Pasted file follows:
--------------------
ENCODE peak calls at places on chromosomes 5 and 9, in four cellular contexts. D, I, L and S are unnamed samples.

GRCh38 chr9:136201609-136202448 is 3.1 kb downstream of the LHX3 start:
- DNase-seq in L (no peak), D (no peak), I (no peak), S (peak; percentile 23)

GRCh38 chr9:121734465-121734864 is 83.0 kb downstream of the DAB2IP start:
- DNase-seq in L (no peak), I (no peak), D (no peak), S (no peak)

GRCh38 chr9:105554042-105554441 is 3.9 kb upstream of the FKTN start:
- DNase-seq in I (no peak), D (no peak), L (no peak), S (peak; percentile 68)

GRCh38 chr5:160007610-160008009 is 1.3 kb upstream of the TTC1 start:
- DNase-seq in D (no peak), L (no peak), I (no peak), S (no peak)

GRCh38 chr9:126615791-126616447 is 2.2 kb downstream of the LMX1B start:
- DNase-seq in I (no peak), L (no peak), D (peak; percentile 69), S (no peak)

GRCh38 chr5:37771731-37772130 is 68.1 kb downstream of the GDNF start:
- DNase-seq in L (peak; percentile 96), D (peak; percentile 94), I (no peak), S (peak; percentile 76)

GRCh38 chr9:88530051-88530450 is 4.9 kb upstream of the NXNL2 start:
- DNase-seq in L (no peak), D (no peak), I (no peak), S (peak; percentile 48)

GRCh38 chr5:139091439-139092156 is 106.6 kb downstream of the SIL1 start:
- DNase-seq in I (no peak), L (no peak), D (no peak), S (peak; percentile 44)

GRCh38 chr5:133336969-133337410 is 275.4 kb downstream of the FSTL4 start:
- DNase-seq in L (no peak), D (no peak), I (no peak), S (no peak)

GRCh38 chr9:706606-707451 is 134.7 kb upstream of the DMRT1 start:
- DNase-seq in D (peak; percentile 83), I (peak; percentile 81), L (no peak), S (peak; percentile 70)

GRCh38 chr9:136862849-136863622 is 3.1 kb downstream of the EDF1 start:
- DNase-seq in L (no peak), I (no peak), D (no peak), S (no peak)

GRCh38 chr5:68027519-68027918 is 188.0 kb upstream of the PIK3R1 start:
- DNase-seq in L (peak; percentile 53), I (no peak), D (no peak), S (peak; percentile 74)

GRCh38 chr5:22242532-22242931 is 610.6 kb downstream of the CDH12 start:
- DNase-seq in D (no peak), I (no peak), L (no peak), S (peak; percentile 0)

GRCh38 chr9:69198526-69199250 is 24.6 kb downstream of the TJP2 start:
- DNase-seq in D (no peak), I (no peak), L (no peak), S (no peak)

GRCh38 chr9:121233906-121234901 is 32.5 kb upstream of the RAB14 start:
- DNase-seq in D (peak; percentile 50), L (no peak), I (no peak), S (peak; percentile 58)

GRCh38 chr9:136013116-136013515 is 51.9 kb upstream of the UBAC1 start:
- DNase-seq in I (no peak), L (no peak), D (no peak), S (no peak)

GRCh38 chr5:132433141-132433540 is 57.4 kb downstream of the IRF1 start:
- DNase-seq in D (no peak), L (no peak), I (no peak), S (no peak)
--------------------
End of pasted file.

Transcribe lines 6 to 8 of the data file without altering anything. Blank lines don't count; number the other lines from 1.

GRCh38 chr9:105554042-105554441 is 3.9 kb upstream of the FKTN start:
- DNase-seq in I (no peak), D (no peak), L (no peak), S (peak; percentile 68)

GRCh38 chr5:160007610-160008009 is 1.3 kb upstream of the TTC1 start: